American Weapon Systems Forged Zombie Annihilator® Lower and Upper, Machined from Forged 7075-T6 Aluminum
AWS 16″ Mid-Length LW-50 Stainless Steel Barrel 1:8 Twist Polygonal Rifling, With .223 Wylde Chamber.
AWS Nickel Boron Coated M16 Bolt Carrier
Two Stage Trigger: Geissele
Magpul UBR (utility / battle rifle)
Magpul MIAD (Mission Adaptable) Grip
Magpul MOE Trigger Guard
Surefire 60 round high Cap Mag
Forward Grip: TROY Industries, Modular Combat Grip
Samson Low Profile Gas Block
MechArmor TacOps-1 Charging Handle
A2 Flash Suppressor
Samson FFS & FRS Quick Flip Sights

Trigger:

Typically now when I am out at the range and I meet other shooters the first comment they make about the rifle is the trigger.

Most of the comments are along the lines of “I love that trigger!” or “ WOW! That trigger break is crisp.”

AWS’s choosing the Geissele trigger as the stock trigger just makes the rifle feel top of the line.

AWS Nickel Boron Coated M16 Bolt Carrier:

As is said in the first part of the review I like the fact that it is a full auto bolt because I have never once had a malfunction with this rifle.

After a year of shooting the bolt has darken in color.

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After shooting, while I am cleaning, I use a gun cleaner that doesn’t have oil in it (CLP). When I strip the bolt down and clean it, I always notice that after I get all the oil and grime off the bolt it is still slick as if it has oil on it.   Of course before I reassemble the rifle I spray it down with oil.  It is just nice to know that the Nickel Boron coating keeps that bolt slick.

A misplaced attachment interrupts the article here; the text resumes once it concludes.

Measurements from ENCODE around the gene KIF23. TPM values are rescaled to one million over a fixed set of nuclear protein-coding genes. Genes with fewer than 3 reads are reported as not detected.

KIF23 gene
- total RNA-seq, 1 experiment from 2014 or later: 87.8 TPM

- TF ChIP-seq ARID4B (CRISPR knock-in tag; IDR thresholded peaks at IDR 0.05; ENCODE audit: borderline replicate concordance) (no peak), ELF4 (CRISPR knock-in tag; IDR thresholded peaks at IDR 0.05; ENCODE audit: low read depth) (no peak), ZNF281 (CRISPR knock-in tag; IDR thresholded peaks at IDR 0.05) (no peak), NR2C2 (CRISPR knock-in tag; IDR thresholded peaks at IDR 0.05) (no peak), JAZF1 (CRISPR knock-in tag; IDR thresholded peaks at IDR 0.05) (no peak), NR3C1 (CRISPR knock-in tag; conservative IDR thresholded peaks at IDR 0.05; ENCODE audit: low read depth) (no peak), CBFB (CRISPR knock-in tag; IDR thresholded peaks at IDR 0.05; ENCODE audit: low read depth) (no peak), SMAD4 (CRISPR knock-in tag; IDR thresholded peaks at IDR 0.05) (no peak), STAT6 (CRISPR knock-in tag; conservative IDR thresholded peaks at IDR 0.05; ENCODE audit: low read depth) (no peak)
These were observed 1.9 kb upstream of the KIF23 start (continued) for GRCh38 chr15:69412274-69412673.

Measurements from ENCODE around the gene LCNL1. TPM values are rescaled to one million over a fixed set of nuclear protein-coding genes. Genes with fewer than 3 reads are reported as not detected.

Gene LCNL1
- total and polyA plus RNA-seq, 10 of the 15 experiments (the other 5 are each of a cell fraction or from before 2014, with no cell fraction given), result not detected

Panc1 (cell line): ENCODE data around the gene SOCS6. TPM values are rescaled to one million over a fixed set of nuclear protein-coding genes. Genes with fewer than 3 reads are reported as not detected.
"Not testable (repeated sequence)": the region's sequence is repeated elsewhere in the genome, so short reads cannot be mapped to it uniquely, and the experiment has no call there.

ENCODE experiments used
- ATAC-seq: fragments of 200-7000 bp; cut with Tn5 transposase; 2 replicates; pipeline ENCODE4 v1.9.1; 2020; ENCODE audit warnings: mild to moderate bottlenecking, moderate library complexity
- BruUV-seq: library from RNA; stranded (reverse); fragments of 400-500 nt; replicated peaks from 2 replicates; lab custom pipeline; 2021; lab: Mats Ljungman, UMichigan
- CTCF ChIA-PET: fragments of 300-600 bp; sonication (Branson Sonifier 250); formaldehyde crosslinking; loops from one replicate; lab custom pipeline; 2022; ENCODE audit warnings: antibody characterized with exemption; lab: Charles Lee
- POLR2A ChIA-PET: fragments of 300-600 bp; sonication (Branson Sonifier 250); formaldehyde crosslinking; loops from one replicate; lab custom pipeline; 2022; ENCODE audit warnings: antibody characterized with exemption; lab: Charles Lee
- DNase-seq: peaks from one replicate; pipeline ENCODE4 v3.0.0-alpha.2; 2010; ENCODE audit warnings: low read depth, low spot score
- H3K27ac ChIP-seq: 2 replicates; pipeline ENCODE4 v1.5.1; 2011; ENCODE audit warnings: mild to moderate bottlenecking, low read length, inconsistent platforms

Forward Grip: TROY Industries, Modular Combat Grip:

In the original review I hadn’t spent a lot of time playing with the fore grip but after finishing the review, I had taken the bottom two modular pieces off to store in my safe and forgot to put them back on when we hit the range next. I loved it with only the short nub. It keeps my hands from sliding when using the thumb over bore grip.

As different shooters have different shooting preferences the one I have heard a few times is that people don’t like that foregrip. When it is on a lead sled or vise, the grip gets in the way but for my shooting I like the nub.

Surefire 60 round magazine:

The 60 round magazine hasn’t had much use since the review finished. The reason is I shoot mostly steel cased ammo and I have found I get metal on metal fiction that seizes the magazine and causes it to stop working. If I have brass ammo the magazine works just fine for me.

Overall final thoughts:

I still love this rifle. The quality parts that AWS puts into making the rifle shows that they aren’t just slapping rifles out the door and that they want to make you the best gun for your money.

Video Tuesday!!! TDSA and X Products

Atticus testing the X-products X-15 magazine at the TDSA range in Ferris TX.

If you are interested in visiting the range call them and tell them Atticus sent you!

Gun Range: http://www.tdsa.net/
Drum Magazine: http://www.xproducts.com/
AR-15: http://www.americanweaponsystems.com/
AR-15 Review: http://gearsofguns.com/aws-zombie-annihilator-review-pt-1/